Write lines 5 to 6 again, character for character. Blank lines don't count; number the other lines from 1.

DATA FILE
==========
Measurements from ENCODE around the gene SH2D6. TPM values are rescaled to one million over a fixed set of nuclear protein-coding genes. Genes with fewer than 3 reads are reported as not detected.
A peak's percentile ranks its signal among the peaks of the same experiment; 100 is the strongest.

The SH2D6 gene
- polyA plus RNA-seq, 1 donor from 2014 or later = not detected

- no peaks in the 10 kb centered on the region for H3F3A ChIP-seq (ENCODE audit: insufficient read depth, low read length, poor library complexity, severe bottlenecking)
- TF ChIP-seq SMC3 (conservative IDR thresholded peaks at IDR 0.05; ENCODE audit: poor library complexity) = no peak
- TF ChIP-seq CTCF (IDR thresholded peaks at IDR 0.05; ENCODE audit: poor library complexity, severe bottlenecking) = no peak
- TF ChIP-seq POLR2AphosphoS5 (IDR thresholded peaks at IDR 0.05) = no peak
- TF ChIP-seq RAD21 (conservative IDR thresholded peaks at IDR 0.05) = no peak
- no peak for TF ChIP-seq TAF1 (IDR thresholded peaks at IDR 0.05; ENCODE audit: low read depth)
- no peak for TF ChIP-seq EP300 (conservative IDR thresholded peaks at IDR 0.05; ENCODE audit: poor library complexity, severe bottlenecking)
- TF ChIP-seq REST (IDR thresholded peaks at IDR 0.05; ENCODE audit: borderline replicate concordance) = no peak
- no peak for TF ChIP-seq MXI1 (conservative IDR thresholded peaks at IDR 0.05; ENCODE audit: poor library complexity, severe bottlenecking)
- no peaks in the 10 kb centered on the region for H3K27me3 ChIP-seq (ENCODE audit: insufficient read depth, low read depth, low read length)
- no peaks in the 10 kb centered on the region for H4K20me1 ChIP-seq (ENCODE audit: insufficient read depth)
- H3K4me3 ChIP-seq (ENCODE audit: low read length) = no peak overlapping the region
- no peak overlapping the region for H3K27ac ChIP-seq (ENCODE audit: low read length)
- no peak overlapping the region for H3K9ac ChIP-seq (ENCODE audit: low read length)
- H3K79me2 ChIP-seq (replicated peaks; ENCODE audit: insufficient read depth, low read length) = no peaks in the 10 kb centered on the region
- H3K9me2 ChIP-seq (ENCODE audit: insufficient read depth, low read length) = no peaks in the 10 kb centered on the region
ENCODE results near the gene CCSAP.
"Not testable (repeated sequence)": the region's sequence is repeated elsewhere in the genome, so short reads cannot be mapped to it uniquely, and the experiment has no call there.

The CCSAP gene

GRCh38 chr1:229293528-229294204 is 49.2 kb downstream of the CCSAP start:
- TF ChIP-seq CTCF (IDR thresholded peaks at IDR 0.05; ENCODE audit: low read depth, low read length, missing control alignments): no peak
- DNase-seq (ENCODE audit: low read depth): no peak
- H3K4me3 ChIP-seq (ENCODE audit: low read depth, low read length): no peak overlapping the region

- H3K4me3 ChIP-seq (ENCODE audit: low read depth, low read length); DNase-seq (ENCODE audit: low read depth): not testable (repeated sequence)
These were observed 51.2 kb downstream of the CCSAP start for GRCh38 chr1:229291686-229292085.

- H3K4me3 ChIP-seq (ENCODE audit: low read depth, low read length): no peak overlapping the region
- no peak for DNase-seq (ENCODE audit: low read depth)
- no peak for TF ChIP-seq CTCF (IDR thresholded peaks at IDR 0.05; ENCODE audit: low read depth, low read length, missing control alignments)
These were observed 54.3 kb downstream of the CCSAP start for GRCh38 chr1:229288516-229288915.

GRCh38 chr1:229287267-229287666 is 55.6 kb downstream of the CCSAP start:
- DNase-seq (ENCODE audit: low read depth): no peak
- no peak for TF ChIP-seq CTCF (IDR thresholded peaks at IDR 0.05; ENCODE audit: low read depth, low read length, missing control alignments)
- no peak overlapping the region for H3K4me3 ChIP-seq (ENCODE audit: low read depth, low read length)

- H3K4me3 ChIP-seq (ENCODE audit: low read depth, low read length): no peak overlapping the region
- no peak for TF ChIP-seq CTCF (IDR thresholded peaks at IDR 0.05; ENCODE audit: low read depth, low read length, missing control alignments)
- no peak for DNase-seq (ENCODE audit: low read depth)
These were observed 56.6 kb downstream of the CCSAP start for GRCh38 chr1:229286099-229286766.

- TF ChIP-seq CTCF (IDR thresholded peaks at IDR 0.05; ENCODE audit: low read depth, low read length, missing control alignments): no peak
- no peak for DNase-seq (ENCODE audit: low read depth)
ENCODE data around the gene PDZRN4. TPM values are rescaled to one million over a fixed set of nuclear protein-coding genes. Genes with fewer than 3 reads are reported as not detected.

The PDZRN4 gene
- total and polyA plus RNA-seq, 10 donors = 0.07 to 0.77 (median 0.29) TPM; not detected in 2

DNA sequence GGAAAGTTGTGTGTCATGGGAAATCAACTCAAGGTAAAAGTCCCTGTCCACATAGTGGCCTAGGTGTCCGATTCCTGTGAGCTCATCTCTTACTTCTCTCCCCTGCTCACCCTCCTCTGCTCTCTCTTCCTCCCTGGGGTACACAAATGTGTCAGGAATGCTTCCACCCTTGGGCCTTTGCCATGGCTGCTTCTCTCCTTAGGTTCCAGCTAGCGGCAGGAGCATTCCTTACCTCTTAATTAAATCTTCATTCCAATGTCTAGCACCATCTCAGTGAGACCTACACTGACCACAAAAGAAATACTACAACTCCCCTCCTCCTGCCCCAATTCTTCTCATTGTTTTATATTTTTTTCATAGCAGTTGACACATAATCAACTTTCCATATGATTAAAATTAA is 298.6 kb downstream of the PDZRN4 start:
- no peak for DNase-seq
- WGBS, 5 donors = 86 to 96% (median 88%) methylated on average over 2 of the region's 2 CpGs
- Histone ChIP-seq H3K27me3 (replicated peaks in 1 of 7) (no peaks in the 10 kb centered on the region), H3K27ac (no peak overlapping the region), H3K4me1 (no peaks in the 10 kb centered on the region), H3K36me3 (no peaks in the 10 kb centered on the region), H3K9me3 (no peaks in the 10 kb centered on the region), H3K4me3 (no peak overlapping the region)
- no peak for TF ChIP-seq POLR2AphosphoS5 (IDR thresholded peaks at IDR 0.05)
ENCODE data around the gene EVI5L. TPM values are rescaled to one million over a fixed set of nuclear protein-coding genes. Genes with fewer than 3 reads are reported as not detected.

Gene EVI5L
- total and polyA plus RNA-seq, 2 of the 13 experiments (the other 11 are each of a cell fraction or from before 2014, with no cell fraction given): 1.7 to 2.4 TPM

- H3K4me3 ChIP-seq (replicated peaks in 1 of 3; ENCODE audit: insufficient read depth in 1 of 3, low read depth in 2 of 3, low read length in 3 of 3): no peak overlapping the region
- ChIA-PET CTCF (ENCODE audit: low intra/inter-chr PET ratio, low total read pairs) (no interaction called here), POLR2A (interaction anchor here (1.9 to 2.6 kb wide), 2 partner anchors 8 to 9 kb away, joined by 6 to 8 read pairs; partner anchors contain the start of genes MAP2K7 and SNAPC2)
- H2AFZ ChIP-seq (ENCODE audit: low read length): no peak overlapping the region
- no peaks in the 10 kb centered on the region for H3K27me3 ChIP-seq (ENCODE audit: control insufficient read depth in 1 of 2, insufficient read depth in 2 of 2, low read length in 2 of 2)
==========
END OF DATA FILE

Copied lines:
- no peaks in the 10 kb centered on the region for H3F3A ChIP-seq (ENCODE audit: insufficient read depth, low read length, poor library complexity, severe bottlenecking)
- TF ChIP-seq SMC3 (conservative IDR thresholded peaks at IDR 0.05; ENCODE audit: poor library complexity) = no peak